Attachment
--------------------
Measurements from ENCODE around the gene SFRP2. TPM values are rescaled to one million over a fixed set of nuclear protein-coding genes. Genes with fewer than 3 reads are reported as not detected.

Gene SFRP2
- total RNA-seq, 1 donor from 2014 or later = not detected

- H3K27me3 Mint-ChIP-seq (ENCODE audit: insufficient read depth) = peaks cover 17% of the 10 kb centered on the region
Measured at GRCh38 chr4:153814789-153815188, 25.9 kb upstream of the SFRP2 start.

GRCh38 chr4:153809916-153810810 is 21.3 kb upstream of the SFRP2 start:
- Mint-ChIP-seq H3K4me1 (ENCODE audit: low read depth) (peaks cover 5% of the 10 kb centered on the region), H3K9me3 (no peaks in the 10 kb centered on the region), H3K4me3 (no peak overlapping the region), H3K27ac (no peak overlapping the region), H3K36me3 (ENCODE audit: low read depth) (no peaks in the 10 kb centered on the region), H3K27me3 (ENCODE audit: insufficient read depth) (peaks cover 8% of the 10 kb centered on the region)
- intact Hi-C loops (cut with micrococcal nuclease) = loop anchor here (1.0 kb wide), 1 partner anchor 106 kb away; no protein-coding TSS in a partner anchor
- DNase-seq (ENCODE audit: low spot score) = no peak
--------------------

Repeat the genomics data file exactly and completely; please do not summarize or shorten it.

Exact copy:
Measurements from ENCODE around the gene SFRP2. TPM values are rescaled to one million over a fixed set of nuclear protein-coding genes. Genes with fewer than 3 reads are reported as not detected.

Gene SFRP2
- total RNA-seq, 1 donor from 2014 or later = not detected

- H3K27me3 Mint-ChIP-seq (ENCODE audit: insufficient read depth) = peaks cover 17% of the 10 kb centered on the region
Measured at GRCh38 chr4:153814789-153815188, 25.9 kb upstream of the SFRP2 start.

GRCh38 chr4:153809916-153810810 is 21.3 kb upstream of the SFRP2 start:
- Mint-ChIP-seq H3K4me1 (ENCODE audit: low read depth) (peaks cover 5% of the 10 kb centered on the region), H3K9me3 (no peaks in the 10 kb centered on the region), H3K4me3 (no peak overlapping the region), H3K27ac (no peak overlapping the region), H3K36me3 (ENCODE audit: low read depth) (no peaks in the 10 kb centered on the region), H3K27me3 (ENCODE audit: insufficient read depth) (peaks cover 8% of the 10 kb centered on the region)
- intact Hi-C loops (cut with micrococcal nuclease) = loop anchor here (1.0 kb wide), 1 partner anchor 106 kb away; no protein-coding TSS in a partner anchor
- DNase-seq (ENCODE audit: low spot score) = no peak